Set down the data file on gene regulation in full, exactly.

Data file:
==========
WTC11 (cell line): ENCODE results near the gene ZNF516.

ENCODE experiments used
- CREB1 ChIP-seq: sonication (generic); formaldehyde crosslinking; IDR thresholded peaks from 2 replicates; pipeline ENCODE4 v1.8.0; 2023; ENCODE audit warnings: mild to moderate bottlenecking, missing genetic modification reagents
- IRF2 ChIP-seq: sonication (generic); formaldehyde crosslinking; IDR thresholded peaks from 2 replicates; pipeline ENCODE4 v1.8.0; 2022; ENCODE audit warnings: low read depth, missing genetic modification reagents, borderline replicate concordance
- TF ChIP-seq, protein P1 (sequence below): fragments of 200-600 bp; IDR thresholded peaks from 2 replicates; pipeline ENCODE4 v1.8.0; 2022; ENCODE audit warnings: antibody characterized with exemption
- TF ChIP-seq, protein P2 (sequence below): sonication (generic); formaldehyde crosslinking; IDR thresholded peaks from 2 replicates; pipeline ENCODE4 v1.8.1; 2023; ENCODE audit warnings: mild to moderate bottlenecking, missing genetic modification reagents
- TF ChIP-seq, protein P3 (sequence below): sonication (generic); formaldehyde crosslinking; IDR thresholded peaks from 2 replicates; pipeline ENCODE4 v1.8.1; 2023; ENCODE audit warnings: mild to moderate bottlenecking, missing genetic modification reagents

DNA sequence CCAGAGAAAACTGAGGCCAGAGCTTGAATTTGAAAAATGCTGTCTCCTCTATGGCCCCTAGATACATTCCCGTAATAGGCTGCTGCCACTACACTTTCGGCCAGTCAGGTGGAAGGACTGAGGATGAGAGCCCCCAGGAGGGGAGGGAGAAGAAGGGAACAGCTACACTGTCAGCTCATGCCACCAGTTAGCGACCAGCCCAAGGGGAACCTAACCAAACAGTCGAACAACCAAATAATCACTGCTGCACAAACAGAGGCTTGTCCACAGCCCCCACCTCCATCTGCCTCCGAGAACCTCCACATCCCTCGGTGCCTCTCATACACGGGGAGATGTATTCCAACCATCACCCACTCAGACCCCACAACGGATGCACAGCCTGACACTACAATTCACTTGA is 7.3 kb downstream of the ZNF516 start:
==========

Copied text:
WTC11 (cell line): ENCODE results near the gene ZNF516.

ENCODE experiments used
- CREB1 ChIP-seq: sonication (generic); formaldehyde crosslinking; IDR thresholded peaks from 2 replicates; pipeline ENCODE4 v1.8.0; 2023; ENCODE audit warnings: mild to moderate bottlenecking, missing genetic modification reagents
- IRF2 ChIP-seq: sonication (generic); formaldehyde crosslinking; IDR thresholded peaks from 2 replicates; pipeline ENCODE4 v1.8.0; 2022; ENCODE audit warnings: low read depth, missing genetic modification reagents, borderline replicate concordance
- TF ChIP-seq, protein P1 (sequence below): fragments of 200-600 bp; IDR thresholded peaks from 2 replicates; pipeline ENCODE4 v1.8.0; 2022; ENCODE audit warnings: antibody characterized with exemption
- TF ChIP-seq, protein P2 (sequence below): sonication (generic); formaldehyde crosslinking; IDR thresholded peaks from 2 replicates; pipeline ENCODE4 v1.8.1; 2023; ENCODE audit warnings: mild to moderate bottlenecking, missing genetic modification reagents
- TF ChIP-seq, protein P3 (sequence below): sonication (generic); formaldehyde crosslinking; IDR thresholded peaks from 2 replicates; pipeline ENCODE4 v1.8.1; 2023; ENCODE audit warnings: mild to moderate bottlenecking, missing genetic modification reagents

DNA sequence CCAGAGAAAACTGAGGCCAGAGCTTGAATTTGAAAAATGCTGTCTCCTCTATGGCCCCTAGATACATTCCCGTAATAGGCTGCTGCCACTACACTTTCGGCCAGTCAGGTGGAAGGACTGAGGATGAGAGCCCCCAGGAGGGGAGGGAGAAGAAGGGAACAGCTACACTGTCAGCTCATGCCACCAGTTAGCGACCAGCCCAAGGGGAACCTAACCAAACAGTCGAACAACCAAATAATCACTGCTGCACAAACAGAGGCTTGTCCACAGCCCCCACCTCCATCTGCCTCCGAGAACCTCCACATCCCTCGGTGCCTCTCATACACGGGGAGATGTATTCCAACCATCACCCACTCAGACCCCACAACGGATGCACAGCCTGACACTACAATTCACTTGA is 7.3 kb downstream of the ZNF516 start: